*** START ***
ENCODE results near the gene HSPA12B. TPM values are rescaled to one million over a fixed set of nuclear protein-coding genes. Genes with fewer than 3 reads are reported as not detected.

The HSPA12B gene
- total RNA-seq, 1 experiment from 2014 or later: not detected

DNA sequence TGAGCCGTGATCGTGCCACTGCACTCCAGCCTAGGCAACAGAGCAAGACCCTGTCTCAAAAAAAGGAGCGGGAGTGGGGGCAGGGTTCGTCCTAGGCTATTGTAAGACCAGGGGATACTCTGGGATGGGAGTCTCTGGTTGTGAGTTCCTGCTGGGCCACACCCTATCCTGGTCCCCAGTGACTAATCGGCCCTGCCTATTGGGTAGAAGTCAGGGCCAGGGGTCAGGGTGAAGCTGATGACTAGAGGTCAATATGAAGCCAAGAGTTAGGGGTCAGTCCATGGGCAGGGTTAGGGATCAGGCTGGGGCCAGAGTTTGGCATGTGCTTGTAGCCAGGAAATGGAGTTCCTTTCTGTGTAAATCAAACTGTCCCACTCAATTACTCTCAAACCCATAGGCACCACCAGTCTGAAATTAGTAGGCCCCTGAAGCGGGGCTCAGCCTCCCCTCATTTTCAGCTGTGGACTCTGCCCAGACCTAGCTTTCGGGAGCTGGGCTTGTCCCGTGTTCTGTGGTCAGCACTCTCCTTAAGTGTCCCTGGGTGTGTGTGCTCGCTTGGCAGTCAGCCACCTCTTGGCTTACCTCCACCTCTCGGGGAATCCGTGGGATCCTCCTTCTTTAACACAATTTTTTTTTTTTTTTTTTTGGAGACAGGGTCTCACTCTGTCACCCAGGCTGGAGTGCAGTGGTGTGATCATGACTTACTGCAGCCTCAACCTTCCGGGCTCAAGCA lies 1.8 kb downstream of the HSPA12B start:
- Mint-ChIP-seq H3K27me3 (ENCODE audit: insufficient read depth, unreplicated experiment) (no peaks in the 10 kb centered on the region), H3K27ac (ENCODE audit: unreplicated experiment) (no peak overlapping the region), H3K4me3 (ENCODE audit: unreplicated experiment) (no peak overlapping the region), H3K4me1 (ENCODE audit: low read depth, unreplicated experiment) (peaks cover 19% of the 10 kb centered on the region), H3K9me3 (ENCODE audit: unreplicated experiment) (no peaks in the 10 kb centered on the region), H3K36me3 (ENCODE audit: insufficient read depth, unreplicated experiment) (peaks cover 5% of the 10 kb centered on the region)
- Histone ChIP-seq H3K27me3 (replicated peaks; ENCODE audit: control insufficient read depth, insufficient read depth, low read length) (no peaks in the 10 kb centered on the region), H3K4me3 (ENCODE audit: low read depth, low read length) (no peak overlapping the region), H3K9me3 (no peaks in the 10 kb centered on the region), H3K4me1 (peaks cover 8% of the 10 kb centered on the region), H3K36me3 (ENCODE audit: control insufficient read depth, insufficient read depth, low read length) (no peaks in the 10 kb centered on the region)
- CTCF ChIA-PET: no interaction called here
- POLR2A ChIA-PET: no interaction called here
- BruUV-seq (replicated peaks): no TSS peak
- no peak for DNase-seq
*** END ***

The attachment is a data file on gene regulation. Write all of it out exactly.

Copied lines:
ENCODE results near the gene HSPA12B. TPM values are rescaled to one million over a fixed set of nuclear protein-coding genes. Genes with fewer than 3 reads are reported as not detected.

The HSPA12B gene
- total RNA-seq, 1 experiment from 2014 or later: not detected

DNA sequence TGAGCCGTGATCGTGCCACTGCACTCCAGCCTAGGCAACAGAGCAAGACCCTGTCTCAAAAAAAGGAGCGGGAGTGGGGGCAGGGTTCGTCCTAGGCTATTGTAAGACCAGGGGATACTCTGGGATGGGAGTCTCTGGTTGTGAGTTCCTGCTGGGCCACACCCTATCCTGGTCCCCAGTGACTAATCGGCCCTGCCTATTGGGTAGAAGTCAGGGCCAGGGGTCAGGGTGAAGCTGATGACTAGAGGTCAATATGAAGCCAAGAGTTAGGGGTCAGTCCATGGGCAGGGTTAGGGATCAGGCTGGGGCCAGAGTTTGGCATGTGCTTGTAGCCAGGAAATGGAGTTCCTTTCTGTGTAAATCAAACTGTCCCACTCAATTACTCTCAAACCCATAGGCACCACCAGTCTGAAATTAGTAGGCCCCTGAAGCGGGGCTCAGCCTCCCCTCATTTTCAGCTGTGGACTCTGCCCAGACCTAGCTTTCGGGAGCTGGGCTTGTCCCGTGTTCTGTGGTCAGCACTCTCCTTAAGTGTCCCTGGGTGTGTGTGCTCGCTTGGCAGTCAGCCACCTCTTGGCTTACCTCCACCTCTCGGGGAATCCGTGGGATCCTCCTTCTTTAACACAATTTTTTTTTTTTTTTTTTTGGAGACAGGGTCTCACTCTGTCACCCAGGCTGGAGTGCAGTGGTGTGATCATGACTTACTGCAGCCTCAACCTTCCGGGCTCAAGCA lies 1.8 kb downstream of the HSPA12B start:
- Mint-ChIP-seq H3K27me3 (ENCODE audit: insufficient read depth, unreplicated experiment) (no peaks in the 10 kb centered on the region), H3K27ac (ENCODE audit: unreplicated experiment) (no peak overlapping the region), H3K4me3 (ENCODE audit: unreplicated experiment) (no peak overlapping the region), H3K4me1 (ENCODE audit: low read depth, unreplicated experiment) (peaks cover 19% of the 10 kb centered on the region), H3K9me3 (ENCODE audit: unreplicated experiment) (no peaks in the 10 kb centered on the region), H3K36me3 (ENCODE audit: insufficient read depth, unreplicated experiment) (peaks cover 5% of the 10 kb centered on the region)
- Histone ChIP-seq H3K27me3 (replicated peaks; ENCODE audit: control insufficient read depth, insufficient read depth, low read length) (no peaks in the 10 kb centered on the region), H3K4me3 (ENCODE audit: low read depth, low read length) (no peak overlapping the region), H3K9me3 (no peaks in the 10 kb centered on the region), H3K4me1 (peaks cover 8% of the 10 kb centered on the region), H3K36me3 (ENCODE audit: control insufficient read depth, insufficient read depth, low read length) (no peaks in the 10 kb centered on the region)
- CTCF ChIA-PET: no interaction called here
- POLR2A ChIA-PET: no interaction called here
- BruUV-seq (replicated peaks): no TSS peak
- no peak for DNase-seq